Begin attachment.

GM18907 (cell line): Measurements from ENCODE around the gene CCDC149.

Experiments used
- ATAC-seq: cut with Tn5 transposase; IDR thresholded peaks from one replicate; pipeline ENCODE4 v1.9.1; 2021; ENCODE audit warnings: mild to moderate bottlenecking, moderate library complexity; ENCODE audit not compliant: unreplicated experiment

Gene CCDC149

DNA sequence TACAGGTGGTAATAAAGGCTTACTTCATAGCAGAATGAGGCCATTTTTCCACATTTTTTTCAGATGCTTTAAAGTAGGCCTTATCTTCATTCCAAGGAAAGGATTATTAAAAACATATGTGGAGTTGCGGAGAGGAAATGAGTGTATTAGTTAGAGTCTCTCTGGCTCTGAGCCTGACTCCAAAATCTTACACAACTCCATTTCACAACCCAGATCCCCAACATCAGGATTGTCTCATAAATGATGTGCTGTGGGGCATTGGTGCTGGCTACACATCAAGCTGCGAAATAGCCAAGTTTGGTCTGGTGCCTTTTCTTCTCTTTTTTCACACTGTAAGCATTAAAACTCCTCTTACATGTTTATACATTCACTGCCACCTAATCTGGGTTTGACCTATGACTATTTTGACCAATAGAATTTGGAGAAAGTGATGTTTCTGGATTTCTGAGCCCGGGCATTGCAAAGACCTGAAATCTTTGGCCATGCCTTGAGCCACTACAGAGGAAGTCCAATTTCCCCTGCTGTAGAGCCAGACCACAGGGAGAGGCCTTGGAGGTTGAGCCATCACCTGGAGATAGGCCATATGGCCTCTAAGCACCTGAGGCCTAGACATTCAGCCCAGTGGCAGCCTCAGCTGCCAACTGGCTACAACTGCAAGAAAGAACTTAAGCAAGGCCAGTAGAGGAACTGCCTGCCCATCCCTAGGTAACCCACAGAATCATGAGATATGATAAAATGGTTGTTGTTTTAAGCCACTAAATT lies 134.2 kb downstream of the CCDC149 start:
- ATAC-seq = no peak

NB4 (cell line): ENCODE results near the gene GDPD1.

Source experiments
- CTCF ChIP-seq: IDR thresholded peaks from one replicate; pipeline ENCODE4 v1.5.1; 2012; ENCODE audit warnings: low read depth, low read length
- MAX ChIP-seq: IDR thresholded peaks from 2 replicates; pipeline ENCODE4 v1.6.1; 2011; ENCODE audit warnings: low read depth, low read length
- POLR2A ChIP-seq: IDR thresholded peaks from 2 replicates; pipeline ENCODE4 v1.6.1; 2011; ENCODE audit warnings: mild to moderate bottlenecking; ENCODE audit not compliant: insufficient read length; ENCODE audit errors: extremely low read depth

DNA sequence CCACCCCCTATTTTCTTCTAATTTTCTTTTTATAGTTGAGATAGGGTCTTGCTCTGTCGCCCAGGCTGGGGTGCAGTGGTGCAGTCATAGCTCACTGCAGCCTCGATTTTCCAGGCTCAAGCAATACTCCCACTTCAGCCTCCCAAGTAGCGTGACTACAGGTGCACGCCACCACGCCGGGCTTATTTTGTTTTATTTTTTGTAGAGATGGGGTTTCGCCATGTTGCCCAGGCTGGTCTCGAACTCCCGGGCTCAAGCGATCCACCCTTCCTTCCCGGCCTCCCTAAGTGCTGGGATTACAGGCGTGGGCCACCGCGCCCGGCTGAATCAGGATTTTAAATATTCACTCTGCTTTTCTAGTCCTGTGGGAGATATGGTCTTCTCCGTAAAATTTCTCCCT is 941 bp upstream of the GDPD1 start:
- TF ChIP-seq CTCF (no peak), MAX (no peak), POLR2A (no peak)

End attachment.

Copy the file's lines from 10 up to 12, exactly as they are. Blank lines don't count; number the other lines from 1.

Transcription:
- MAX ChIP-seq: IDR thresholded peaks from 2 replicates; pipeline ENCODE4 v1.6.1; 2011; ENCODE audit warnings: low read depth, low read length
- POLR2A ChIP-seq: IDR thresholded peaks from 2 replicates; pipeline ENCODE4 v1.6.1; 2011; ENCODE audit warnings: mild to moderate bottlenecking; ENCODE audit not compliant: insufficient read length; ENCODE audit errors: extremely low read depth

DNA sequence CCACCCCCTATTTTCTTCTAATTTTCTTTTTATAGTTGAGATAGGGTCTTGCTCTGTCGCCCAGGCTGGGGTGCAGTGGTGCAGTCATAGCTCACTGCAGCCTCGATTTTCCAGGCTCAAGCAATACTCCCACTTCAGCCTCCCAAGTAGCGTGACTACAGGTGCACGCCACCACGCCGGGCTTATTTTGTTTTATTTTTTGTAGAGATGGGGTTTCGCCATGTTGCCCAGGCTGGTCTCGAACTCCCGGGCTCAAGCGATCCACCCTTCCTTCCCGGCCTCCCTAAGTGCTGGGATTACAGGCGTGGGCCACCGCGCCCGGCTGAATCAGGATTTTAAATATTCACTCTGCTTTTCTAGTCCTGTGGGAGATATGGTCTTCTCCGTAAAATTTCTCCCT is 941 bp upstream of the GDPD1 start: